In that sentence, you don't need any apostrophes.
As you probably know, the construction apostrophe+s is a way to build the genitive case of nouns in English. This is a remnant of an old case system that has been largely lost in modern English.
According to CGEL, there are six types of genitive construction (p. 467):
 i [Kim's father] has arrived. [I: subject-determiner]
ii No one objected to [Kim's joining the party]. [II: subject of gerund-participial]
iii Max's attempt wasn't as good as [Kim's]. [III: fused subject-determiner-head]
iv She's [ a friend of Kim's]. [IV: oblique genitive]
v All this is Kim's. [V: predicative genitive]
vi He lives in [an old people's home]. [VI: attributive genitive]
But in your sentence, the noun headphones appears as the head of the noun phrase (NP) separate headphones (separate being an adjective, a pre-head modifier of headphones); and the NP separate headphones, in turn, appears as the direct object of the verb own. We see that the function of the direct object is not one of the six genitive constructions listed above.
Instead, the direct object function is normally associated with the accusative case. In English, the accusative case survives only for some of the personal pronouns and the relative pronoun who: (I → me, he → him, she → her, we → us, they → them, who → whom). This is why we say I saw her (but not *I saw she) and She saw me (but not *She saw I). In particular, you would say She owns me (me = the accusative of I), not *She owns I (I = the nominative of I) or *she owns my (my = the genitive of I).
But nouns like headphones do not inflect for the accusative case, and so, when functioning as direct objects (or as heads of NPs functioning as direct objects), they are kept in the plain case.1
1The accusative case is normally contrasted with the nominative case, which is the case the noun has when it appears as the subject of a finite clause (i.e. not as the subject of a gerund-participal clause). But since for English nouns there is no distinction between the nominative and the accusative, CGEL wants to 'neutralize the nominative-accusative opposition', and therefore refers to the nominative/accusative form of the noun as the 'plain case' of the noun. In contrast, for personal pronouns, CGEL retains the notion of the nominative and the accusative.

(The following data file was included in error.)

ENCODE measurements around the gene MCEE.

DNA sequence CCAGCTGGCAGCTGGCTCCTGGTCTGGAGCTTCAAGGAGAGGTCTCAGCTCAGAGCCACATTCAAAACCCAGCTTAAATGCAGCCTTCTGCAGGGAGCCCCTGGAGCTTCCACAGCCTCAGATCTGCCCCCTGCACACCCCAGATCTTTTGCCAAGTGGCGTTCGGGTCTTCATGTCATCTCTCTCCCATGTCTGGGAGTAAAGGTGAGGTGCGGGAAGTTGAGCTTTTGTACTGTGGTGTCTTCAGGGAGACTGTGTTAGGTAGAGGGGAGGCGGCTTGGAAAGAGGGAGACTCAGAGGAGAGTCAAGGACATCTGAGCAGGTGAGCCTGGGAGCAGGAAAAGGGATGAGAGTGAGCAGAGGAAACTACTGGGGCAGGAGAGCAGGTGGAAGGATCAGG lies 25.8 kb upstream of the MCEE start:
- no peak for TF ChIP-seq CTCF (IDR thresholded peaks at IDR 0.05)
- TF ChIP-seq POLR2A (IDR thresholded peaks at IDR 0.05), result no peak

Incidentally, in many cases, you can use the behavior of pronouns to figure out if you need to put your noun in the genitive. Just replace the relevant NP by a personal pronoun. If it turns out that the pronoun must be in the genitive (my/mine, your/yours, his, her/hers, its, our/ours, their/theirs, whose), then you need to place your head noun in the genitive. Otherwise, your head noun should remain in the plain case.
Having said that, you do have one genitive in that sentence: their. This is the genitive of the noun they, and it is not formed by adding 's but by this more substantial change.
Here are some constructions where you would use the genitive of the nouns:
Sophie's, Brock's, and Hannah's headphones
the three iPhones' headphones (= the headphones, probably multiple, that belong
to the three iPhones; grammatical, but probably
few people would actually put it like that)
Sophie's iPhones's headphones (again, grammatical, but probably few people would actually put it like that)